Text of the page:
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To Chicago Midwinter via Toronto

February 22nd, 2012

We have friends in Toronto, so if we have to go to the Chicago dental exhibition, why not indeed via one of Canada’s finest cities?

One particular friend, so kindly inviting us to her home for the stay, also booked 2 evenings of very special culture.

The first was a concert at the Royal Conservatory, part of its 125 years celebrations. Wonderful.

Let’s start with the fabulous Koerner Hall. Plenty of images online, but I like showing my own snapshots, legal or not…

The first image is from the stalls, the third is from behind the orchestra, where there are 3 rows of seats. And the middle image is of the extension, across the roof, of the incredible wooden creations, like stretched leaves across the sky, which gives this hall one of the greatest acoustical reputations in the World.

We had the added honour of seeing Leon Fleisher in action. Check this man out on the net. He’s in his early 80s, one of America’s finest musicians. In mid-career, he lost the use of his right hand, and so concentrated on playing pieces specially composed for the left hand – and he started conducting, teaching and becoming known as one of music’s finest spokespersons. More recently, new medicines have helped him play 2-handed again, although last night, he played Prokoviev’s Concerto for Left Hand – then conducted the brilliant young musicians playing Beethoven’s 7th. Very special.

I met the man later (see below). I asked him whether music for the left hand can be played by musicians with just the right hand. ‘Of course no’ was his reply, and I accepted that, because hands are built differently from left to right and vice versa. But I wondered about this later. Yes, the thumb is certainly in a different category to the pinky. But if trained correctly, surely just about anything is possible.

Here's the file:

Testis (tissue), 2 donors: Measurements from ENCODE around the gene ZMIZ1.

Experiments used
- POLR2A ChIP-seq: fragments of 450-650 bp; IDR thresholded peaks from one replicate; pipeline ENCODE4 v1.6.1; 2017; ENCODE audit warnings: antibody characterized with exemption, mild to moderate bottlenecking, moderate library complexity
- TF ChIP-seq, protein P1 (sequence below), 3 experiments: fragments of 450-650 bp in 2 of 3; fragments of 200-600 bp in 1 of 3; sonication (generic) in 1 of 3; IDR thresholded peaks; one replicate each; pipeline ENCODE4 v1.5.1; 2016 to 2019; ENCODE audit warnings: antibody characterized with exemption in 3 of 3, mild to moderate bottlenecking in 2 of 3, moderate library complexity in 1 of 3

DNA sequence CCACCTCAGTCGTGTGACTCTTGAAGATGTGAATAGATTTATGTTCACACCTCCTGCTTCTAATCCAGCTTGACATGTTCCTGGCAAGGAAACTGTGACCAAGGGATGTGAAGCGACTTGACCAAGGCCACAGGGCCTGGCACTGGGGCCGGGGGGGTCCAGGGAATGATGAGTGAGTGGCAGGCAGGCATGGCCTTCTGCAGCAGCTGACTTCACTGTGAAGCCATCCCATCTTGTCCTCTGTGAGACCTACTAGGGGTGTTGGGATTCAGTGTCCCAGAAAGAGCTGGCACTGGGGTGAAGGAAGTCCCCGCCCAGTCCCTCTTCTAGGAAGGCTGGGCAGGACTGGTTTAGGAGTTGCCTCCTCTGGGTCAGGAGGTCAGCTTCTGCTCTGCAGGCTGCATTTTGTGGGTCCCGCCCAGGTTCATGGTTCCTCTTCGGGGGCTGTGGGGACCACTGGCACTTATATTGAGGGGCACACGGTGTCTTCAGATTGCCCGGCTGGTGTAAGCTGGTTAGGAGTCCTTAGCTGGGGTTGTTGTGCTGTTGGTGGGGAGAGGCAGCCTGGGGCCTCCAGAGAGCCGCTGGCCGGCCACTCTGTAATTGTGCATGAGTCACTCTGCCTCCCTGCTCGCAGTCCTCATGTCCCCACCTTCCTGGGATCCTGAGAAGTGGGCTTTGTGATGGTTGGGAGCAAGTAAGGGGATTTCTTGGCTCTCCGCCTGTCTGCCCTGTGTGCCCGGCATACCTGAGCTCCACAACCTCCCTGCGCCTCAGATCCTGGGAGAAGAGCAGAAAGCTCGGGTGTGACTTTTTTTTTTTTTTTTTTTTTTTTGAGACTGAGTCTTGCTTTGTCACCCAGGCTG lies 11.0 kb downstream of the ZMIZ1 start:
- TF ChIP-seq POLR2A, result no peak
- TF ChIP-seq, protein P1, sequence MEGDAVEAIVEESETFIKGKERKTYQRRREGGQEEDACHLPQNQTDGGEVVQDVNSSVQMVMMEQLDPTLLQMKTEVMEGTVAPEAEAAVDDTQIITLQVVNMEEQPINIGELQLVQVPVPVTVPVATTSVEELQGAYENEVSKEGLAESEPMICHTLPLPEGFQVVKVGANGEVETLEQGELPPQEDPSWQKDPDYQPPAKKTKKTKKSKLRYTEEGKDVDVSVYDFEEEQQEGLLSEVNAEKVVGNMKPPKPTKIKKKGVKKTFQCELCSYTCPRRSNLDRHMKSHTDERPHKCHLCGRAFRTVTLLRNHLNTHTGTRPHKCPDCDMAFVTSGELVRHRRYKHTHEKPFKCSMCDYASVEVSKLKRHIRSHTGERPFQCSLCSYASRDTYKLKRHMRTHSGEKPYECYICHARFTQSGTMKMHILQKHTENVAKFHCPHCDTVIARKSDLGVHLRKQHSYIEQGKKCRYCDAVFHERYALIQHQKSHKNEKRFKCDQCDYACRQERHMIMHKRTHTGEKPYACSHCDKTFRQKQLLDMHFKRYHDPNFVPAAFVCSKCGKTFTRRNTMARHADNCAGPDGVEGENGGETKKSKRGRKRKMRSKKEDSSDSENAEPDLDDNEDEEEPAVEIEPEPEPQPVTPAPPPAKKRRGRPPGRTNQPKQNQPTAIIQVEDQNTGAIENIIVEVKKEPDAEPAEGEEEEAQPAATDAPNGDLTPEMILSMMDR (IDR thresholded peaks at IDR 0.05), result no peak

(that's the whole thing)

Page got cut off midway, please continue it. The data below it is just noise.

For instance, I eyed the many violins and violas, and all played right-handed (despite surely some of whom were lefties). Can anyone enlighten me?

Our second evening of culture was seeing the Canadian Opera Company’s production of ‘Love from Afar’, by the Finnish composer, Kaija Saariaho. I think, unless I’m mistaken, that this is the first opera I have seen by a female composer. And I’m going to go out on a limb here, risking the departure of all my female readers, by saying that I hope this is the last opera I shall see by a female composer.

Visually, it was stunning (these images from Google):

The story is as banal as many operas. The singing was excellent – only 3 roles, baritone, soprano and mezzo. But the music….especially with jet-lag still in effect.

OK, been there, done it. No one can accuse me of being critical of that which I have not experienced..

The Four Seasons Hall is also an architectural speciality…

The ‘atrium’ effect is terrific, and again, as in the Koerner Hall above, an abundance of beautiful wooden effects. And glass. I love glass. I collect and write about glass. So to see people’s soles above us in the opera foyer was OK.

A lot of culture in Toronto.

Smile – Promote your dentist.

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